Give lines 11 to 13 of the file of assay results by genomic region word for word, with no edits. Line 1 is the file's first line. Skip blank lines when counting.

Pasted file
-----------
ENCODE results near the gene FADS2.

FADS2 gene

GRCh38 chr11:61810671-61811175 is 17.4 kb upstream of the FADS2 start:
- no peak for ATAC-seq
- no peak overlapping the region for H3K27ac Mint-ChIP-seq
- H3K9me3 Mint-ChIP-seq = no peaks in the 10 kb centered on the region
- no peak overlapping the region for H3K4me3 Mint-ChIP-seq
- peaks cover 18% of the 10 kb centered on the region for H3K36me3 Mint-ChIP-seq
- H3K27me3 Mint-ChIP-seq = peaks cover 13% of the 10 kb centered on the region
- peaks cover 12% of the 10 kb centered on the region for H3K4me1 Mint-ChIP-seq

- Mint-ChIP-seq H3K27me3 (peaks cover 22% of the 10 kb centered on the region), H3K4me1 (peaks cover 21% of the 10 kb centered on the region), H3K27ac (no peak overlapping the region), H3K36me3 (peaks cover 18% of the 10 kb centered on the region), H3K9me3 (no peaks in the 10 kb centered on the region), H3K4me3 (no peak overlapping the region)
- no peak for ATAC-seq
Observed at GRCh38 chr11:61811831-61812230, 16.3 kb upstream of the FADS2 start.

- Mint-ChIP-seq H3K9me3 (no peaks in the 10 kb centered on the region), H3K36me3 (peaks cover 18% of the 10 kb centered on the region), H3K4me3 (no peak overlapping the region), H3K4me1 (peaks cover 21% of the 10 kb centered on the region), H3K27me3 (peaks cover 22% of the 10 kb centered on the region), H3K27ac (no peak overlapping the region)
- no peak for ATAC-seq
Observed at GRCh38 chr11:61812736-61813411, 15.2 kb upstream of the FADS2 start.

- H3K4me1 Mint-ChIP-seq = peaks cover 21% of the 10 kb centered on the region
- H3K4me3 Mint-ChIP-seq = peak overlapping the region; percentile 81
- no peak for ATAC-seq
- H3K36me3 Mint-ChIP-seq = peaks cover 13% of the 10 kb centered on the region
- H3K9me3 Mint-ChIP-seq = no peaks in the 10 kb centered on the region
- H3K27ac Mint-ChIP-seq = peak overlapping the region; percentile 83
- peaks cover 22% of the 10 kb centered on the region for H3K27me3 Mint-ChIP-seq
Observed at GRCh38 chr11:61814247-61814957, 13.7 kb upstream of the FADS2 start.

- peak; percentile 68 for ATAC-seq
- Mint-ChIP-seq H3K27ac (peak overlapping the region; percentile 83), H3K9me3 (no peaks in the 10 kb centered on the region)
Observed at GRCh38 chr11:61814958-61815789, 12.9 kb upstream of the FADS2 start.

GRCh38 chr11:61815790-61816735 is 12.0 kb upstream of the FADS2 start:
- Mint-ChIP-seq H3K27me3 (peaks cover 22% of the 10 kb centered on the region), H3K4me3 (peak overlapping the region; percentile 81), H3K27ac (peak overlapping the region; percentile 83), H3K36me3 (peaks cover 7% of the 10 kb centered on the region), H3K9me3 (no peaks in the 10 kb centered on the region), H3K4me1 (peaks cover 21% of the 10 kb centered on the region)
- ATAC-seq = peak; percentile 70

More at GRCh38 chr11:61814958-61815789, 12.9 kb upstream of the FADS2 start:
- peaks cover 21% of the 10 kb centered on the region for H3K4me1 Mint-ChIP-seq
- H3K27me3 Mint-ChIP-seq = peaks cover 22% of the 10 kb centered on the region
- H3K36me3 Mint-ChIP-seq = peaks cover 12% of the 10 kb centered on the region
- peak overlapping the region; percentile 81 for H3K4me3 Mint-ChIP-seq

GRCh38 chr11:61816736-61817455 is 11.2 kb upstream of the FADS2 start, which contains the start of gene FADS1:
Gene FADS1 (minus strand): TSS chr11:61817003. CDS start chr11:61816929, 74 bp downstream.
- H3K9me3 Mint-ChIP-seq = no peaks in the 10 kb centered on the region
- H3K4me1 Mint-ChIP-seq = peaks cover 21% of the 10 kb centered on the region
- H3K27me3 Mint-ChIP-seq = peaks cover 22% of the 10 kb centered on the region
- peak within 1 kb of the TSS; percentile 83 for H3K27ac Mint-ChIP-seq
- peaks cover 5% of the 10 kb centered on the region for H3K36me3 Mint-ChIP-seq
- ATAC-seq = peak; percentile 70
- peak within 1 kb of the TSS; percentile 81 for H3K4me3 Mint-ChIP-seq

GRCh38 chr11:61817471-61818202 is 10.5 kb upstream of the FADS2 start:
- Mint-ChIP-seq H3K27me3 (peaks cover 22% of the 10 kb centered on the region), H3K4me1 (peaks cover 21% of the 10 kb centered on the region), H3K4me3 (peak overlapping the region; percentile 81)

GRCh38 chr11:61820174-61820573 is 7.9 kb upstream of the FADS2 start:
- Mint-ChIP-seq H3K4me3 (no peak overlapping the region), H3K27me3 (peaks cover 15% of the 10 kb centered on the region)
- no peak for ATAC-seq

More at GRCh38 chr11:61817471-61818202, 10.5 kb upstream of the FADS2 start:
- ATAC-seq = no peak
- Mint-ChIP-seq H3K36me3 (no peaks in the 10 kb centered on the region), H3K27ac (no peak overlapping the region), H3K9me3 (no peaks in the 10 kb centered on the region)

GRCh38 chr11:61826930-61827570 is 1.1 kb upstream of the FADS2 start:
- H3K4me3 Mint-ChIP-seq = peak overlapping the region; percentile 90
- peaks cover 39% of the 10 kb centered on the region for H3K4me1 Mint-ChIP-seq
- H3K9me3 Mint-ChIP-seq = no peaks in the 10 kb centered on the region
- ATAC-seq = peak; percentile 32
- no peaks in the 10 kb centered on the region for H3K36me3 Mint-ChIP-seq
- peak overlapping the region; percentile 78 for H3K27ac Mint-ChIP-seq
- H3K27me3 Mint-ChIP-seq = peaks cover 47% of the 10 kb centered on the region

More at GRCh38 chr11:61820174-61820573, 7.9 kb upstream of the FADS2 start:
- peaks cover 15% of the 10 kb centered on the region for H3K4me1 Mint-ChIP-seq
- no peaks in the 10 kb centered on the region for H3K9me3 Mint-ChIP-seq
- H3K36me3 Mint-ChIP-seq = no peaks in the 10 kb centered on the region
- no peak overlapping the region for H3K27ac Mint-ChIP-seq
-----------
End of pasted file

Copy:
- Mint-ChIP-seq H3K27me3 (peaks cover 22% of the 10 kb centered on the region), H3K4me1 (peaks cover 21% of the 10 kb centered on the region), H3K27ac (no peak overlapping the region), H3K36me3 (peaks cover 18% of the 10 kb centered on the region), H3K9me3 (no peaks in the 10 kb centered on the region), H3K4me3 (no peak overlapping the region)
- no peak for ATAC-seq
Observed at GRCh38 chr11:61811831-61812230, 16.3 kb upstream of the FADS2 start.